Midwest Sees Renewed Push To Produce Ethanol From Plant Waste

Wood chips are used in cellulosic ethanol production at Range Fuels in Broomfield, Colo. | Photo courtesy of Creative Commons
Wood chips are used in cellulosic ethanol production at Range Fuels in Broomfield, Colo. | Photo courtesy of Creative Commons

Once expected to surpass corn ethanol as the country’s main biofuel, cellulosic ethanol, which is made mainly from the fibrous structure of plants, has been hit hard by technical problems, high costs and bad timing. But 2014 is shaping up to be a big year for cellulosic ethanol, and the Midwest is at the epicenter of activity related to the fuel.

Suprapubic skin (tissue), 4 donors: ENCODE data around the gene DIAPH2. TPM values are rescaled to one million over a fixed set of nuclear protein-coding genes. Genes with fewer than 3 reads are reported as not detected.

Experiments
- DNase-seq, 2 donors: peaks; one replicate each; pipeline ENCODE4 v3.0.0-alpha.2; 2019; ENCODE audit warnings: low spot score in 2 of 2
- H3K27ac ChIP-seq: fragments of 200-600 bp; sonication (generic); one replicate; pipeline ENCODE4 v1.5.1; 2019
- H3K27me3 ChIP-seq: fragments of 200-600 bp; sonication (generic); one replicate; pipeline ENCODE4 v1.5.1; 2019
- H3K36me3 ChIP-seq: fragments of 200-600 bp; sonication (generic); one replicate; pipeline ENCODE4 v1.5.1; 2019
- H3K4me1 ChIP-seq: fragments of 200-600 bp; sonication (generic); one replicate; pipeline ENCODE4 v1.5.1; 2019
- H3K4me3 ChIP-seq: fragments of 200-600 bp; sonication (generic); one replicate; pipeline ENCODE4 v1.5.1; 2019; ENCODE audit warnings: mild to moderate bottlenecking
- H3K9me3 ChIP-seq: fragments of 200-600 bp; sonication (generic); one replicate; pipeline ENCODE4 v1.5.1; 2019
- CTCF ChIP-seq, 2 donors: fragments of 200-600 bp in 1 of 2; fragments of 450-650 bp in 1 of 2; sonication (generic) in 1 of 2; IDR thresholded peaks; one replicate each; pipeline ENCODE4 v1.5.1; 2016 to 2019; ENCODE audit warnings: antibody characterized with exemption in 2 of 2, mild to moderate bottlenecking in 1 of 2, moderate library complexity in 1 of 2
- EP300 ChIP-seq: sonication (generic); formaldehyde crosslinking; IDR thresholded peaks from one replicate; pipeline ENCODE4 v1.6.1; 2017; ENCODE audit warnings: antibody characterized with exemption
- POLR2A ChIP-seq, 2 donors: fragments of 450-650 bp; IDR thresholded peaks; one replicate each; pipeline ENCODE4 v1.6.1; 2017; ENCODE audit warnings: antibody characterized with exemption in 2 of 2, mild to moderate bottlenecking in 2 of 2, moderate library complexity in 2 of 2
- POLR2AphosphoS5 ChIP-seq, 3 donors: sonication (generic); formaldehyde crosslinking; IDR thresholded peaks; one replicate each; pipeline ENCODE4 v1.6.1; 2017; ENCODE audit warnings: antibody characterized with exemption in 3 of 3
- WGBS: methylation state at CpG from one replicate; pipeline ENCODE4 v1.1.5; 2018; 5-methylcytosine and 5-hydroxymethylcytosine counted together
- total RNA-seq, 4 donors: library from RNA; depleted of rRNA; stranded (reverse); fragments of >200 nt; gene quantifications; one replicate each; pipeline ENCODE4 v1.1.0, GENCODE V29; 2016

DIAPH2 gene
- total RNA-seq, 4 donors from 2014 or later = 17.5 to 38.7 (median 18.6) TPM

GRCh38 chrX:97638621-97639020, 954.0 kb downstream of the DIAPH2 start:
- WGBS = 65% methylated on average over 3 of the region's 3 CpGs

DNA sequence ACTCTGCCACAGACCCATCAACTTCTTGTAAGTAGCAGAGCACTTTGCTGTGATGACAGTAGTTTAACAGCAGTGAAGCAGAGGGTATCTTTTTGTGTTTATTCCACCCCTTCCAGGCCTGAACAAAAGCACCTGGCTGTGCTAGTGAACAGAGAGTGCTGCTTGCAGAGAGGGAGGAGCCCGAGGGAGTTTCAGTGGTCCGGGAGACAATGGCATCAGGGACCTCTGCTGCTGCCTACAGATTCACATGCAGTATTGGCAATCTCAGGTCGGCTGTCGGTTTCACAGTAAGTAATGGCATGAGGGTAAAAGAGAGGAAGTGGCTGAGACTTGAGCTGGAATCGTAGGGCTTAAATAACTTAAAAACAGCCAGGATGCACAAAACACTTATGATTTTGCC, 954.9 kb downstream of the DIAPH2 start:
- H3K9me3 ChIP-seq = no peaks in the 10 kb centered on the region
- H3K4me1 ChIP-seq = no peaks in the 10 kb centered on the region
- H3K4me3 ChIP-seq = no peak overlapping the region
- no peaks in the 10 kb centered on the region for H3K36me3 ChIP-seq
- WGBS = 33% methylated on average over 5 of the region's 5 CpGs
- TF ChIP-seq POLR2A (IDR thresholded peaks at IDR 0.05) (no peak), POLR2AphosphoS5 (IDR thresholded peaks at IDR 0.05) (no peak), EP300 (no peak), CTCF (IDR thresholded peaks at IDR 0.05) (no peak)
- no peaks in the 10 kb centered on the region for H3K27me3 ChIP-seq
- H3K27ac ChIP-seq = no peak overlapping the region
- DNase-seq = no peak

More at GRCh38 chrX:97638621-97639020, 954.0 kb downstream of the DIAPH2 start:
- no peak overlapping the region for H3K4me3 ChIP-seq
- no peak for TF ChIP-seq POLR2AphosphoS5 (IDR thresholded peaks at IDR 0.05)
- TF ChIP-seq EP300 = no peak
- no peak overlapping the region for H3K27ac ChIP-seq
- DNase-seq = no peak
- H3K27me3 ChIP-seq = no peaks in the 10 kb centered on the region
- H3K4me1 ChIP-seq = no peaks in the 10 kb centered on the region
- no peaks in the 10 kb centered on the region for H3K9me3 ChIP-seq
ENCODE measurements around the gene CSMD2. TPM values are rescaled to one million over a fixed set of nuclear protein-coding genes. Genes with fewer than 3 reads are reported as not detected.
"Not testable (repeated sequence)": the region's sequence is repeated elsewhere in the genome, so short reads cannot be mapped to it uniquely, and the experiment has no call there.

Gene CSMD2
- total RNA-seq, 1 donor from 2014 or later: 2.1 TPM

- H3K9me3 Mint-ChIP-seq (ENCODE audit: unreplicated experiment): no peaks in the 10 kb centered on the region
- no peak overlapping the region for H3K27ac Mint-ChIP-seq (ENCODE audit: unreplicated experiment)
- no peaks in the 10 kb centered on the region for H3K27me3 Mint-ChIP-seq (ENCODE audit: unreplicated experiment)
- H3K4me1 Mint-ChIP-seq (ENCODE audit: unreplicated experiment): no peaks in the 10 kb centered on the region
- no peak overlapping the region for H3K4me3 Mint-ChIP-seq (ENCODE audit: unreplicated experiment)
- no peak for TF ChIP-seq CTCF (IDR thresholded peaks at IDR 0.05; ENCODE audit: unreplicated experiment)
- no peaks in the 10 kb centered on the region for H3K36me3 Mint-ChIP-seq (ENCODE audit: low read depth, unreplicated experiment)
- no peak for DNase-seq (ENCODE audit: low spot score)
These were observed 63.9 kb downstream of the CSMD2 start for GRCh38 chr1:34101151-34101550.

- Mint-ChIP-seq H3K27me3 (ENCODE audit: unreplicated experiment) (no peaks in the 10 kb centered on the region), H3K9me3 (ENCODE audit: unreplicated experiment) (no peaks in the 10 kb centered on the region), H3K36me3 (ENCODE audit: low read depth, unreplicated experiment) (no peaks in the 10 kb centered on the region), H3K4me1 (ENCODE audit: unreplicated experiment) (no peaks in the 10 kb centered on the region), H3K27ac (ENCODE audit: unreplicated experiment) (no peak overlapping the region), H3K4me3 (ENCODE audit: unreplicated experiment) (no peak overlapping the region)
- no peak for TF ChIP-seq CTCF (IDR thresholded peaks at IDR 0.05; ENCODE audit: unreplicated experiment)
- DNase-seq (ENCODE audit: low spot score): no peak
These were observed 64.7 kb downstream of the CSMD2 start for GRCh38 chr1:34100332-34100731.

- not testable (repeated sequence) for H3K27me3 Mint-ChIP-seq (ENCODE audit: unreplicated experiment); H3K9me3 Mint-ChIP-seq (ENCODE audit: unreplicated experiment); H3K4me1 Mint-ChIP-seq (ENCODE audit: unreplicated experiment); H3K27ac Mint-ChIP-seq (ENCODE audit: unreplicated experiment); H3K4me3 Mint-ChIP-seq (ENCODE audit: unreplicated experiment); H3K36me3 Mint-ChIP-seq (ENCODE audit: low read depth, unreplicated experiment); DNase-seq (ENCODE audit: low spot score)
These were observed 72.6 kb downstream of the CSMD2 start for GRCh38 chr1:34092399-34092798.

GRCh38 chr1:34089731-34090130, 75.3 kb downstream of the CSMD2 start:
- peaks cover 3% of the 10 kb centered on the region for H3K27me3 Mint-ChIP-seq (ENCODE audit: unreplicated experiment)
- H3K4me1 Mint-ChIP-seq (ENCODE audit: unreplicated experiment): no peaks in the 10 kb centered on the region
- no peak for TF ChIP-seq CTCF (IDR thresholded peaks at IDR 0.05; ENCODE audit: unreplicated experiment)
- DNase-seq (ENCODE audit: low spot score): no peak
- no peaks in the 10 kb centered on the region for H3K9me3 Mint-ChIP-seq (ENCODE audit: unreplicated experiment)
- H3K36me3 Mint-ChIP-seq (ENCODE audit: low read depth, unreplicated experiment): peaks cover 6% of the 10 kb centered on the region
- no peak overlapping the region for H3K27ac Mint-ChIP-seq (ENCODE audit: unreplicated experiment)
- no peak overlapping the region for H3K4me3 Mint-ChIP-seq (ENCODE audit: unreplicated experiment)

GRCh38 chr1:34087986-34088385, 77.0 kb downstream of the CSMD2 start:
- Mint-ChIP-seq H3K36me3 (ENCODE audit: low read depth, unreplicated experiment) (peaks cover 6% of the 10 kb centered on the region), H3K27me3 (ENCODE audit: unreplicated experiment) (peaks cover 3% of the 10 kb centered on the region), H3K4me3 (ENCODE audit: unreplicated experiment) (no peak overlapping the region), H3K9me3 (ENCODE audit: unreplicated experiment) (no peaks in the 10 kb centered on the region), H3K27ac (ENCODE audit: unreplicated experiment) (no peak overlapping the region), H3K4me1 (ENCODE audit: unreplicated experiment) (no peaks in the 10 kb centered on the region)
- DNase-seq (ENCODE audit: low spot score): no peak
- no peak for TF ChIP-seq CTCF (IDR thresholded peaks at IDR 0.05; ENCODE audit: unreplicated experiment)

Abengoa Bioenergy, the Kansas-based subsidiary of a Spanish company, will open its first commercial-sized cellulosic ethanol plant in January. The plant’s price tag is said to be around a half billion dollars. Three plants are expected to open in Iowa next year. In St. Joseph, ICM, a provider of equipment to corn ethanol plants, has been experimenting with cellulosic ethanol production.

But even if the new facilities are successful, other factors could undermine cellulosic ethanol. Despite the Environmental Protection Agency’s approval of gasoline with up to 15 percent ethanol, gas stations have been slow to adopt the fuel. And a federal mandate to use more biofuels has come under fire from oil industry lobbyists, jeopardizing funding for cellulosic plants.


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